Measuring the Value of Leon Washington
Alvin Keels broke the news last week that Leon Washington may indeed hold out once training camp begins in late July. Washington, in the final year of a four year contract, is looking for a contract extension with the Jets prior to the beginning of the season. The Jets have been willing to play ball before with their players in their contract years, with Kerry Rhodes getting an extension last season while he was also in the fourth and final year of his contract he signed as a rookie, though the situations are slightly different. Rhodes was scheduled to become an unrestricted free agent while Washington will still have his rights controlled by the Jets at the end of this season unless a new agreement is reached between the NFL and the NFL Players Association.
The two sides reportedly remain far apart in negotiations with Keels looking for 6 million per season and the Jets offering around 2 million. At the heart of Keels’ argument is the contract just recently signed by Jacksonville Jaguars running back Maurice Jones-Drew, who also was in the final year of his rookie contract. Jones-Drew’s deal added four years onto his current contract and carries a value of $30.95 million and a max value of $32.75 million if he reaches all his incentives over the five year period. Broken down by year that is slightly more than 6 million per year in the base contract, which is where Keels’ gets his initial offer number for the team. From the Jets point of view a look closer at the statistics more or less puts Washington's value distinctly lower than Jones-Drew.
The numbers are not even close. Jones-Drew has 23 more touchdowns on offense and over 1,650 more yards from the line than Washington. He has proven to be able to handle a big workload, with his lowest ever workload, 207 touches in 2007, being 31 touches greater than Washington’s highest workload which came as a rookie in 2006. Does Washington have better special teams value? As a punt returner he does, but as a kick returner the numbers are nearly equal with both averaging about 26 yards per return, though Leon has more touchdowns. Based on the discrepancy of those numbers one could make the argument that Washington is about 40% less productive than Jones-Drew with major questions about whether or not Washington’s numbers would significantly decrease if he saw a similar amount of touches. Using the statistical comparison of these two players, plus the uncertainty regarding Washington, a fair value would be around 3 million per year.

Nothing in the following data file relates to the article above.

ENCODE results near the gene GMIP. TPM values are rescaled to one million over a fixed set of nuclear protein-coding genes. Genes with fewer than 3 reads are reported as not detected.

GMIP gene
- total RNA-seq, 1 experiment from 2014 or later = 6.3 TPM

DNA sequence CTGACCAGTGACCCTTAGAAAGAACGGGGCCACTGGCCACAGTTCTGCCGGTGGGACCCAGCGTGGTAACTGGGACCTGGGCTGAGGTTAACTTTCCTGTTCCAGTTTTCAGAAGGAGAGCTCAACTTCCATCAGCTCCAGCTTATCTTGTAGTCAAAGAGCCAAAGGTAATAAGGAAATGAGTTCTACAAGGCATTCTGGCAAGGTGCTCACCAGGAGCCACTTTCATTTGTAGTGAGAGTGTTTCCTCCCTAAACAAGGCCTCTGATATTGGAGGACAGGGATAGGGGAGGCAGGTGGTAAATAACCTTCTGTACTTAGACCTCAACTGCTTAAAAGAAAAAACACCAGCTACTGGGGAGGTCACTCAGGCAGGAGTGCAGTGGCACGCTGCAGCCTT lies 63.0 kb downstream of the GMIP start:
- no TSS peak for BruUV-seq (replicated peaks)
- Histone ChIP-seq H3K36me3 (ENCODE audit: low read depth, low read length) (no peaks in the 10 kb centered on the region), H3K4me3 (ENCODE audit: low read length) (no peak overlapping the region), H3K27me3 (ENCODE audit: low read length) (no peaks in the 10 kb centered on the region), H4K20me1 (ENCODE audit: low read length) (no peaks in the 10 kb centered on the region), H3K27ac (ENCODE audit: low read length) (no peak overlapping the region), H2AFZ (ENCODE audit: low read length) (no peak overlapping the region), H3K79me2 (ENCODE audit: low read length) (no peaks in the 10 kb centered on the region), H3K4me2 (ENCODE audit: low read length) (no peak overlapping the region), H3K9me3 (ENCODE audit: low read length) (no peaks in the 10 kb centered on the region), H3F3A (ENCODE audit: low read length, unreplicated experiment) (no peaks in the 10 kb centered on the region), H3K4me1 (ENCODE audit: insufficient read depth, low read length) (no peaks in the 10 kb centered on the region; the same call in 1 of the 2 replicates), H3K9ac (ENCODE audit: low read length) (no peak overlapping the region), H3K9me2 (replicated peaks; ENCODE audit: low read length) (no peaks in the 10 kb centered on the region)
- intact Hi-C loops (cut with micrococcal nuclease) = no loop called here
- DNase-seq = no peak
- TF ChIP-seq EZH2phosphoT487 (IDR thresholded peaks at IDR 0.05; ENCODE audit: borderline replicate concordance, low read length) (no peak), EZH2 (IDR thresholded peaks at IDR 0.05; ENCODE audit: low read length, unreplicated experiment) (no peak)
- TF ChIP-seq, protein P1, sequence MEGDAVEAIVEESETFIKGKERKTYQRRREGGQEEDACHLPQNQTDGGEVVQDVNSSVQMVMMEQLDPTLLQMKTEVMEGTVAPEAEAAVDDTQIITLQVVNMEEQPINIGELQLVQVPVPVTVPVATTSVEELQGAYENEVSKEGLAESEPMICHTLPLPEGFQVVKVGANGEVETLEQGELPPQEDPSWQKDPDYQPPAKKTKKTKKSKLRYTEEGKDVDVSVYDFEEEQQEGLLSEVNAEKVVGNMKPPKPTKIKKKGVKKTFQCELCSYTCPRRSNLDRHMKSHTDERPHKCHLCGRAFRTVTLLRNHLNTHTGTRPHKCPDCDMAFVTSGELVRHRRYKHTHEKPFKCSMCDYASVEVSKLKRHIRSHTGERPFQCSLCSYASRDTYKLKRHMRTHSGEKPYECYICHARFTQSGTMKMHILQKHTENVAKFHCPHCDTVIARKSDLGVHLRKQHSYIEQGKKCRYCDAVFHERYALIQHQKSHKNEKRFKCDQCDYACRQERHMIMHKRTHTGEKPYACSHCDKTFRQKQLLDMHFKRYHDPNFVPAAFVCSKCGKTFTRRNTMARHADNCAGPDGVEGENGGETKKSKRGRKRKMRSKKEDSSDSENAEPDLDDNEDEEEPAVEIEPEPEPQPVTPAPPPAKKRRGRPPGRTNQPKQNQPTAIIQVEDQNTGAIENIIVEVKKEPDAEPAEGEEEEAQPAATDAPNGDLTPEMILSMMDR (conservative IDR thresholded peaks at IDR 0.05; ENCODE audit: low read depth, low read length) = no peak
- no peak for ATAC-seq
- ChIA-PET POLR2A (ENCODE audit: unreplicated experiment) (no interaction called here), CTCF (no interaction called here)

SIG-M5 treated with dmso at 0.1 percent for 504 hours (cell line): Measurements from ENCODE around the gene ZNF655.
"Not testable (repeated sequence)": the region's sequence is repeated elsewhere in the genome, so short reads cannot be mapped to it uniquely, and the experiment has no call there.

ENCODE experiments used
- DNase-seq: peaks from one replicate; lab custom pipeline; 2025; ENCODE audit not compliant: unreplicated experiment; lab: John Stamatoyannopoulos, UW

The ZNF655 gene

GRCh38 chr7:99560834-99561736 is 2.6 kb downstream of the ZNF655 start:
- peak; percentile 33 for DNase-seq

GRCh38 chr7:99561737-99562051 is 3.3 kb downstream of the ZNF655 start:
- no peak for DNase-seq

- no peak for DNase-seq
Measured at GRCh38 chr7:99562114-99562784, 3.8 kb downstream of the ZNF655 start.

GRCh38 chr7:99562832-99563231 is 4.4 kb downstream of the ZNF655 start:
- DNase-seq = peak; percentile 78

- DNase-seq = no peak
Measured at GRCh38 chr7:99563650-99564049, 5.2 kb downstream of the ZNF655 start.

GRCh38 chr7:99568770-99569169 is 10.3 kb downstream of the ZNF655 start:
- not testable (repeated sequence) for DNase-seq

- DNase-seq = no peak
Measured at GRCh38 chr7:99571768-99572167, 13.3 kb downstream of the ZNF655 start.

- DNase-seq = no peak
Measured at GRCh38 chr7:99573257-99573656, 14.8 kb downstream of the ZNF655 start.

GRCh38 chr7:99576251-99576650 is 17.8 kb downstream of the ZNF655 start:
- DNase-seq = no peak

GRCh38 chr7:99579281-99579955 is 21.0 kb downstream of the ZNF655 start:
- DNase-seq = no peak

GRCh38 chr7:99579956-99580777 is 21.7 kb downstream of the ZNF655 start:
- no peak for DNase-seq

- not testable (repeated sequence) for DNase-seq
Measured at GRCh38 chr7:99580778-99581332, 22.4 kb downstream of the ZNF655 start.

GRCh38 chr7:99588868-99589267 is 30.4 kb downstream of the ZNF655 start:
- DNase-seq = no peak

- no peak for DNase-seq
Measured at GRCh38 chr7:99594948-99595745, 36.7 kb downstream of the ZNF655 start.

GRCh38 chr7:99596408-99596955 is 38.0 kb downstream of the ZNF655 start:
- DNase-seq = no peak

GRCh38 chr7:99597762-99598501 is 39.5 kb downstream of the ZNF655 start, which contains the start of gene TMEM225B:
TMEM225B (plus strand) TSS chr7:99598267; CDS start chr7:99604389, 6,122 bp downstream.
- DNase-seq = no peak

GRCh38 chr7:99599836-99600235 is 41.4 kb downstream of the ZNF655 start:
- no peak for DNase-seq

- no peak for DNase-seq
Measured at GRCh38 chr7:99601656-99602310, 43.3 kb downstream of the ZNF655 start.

Perhaps a better comparison would be the first three years of Philadelphia Eagles running back Brian Westbrook. Westbrook was a part time player with questions about what would happen if he was given a full load in the offense. Like Washington, Westbrook was unhappy about his contract and decided to hold himself out of camp in 2005. Eventually the team signed him to a contract in the middle of the season worth 24 million over 5 years, about 4.8 million a season, and included about 12 million in guarantees. The 3 year statistics are much closer between Washington and Westbrook.
From a numerical standpoint Washington is about 20% less productive than Westbrook was at that point in his career. Now there are a few differences in the situations, both from a contractual and an on the field perspective. For one thing Westbrook was set to become an unrestricted free agent at the end of the year. The Eagles were also in the midst of a PR nightmare with Terrell Owens and working with Westbrook was a way to put a positive spin on a season that had spiraled out of control. The league was also different at the time, being running back oriented and premium dollars being paid to a teams “number 1”. None of those situations apply to Washington. The one other difference is that Westbrook had that one big season under his belt when he started to gripe about his contract. Westbrook had 250 touches for 1,515 yards from scrimmage and 9 touchdowns in 2004. At the time when he signed his extension he was on pace for a season with nearly 270 touches, 1,650+ yards and another 9 touchdowns. Washington has yet to prove he can be that type of player. Westbrooks peak numbers are basically double Washington’s peaks thus far. Based on the Westbrook contract and the difference in numbers the the fair value should lie somewhere between 3 and 3.4 million depending on how much special teams are factored in.